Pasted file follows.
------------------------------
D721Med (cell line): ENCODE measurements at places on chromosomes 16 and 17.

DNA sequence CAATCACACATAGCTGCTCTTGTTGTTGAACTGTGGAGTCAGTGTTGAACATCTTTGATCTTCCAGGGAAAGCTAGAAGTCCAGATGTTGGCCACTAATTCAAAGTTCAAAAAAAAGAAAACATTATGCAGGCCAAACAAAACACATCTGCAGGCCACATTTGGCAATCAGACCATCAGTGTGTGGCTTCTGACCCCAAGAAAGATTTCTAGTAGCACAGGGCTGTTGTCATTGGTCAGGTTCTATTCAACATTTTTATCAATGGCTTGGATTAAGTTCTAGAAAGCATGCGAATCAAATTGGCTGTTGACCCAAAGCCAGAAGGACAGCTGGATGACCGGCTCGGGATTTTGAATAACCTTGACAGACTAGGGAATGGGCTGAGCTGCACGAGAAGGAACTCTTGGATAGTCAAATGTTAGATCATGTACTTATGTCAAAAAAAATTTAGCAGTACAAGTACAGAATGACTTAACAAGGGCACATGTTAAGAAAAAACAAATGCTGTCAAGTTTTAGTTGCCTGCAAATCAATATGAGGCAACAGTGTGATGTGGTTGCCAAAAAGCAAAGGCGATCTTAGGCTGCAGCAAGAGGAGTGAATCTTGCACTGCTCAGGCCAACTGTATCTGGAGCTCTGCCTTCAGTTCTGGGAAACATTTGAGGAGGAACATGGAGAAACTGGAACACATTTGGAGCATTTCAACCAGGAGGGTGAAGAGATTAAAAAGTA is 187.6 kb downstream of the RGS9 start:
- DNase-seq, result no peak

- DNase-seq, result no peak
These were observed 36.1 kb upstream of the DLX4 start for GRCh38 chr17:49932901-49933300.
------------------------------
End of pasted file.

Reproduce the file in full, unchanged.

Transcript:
D721Med (cell line): ENCODE measurements at places on chromosomes 16 and 17.

DNA sequence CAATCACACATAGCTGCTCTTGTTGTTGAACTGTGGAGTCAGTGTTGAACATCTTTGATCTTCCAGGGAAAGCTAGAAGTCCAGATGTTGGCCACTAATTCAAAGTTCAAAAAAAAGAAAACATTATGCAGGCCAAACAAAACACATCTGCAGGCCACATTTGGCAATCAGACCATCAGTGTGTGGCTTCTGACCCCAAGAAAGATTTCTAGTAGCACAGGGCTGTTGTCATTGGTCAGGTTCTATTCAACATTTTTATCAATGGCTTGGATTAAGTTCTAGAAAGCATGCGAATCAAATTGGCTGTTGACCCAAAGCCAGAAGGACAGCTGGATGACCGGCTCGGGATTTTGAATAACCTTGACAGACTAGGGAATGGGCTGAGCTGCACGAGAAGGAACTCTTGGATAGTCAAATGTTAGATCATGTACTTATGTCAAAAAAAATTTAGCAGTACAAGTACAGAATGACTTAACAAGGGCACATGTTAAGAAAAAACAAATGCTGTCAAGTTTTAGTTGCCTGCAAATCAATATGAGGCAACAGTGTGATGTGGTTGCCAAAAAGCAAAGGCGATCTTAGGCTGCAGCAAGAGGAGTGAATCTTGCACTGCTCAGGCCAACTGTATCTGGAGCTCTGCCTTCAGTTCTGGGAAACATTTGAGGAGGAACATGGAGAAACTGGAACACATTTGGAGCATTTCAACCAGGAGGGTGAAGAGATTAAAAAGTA is 187.6 kb downstream of the RGS9 start:
- DNase-seq, result no peak

- DNase-seq, result no peak
These were observed 36.1 kb upstream of the DLX4 start for GRCh38 chr17:49932901-49933300.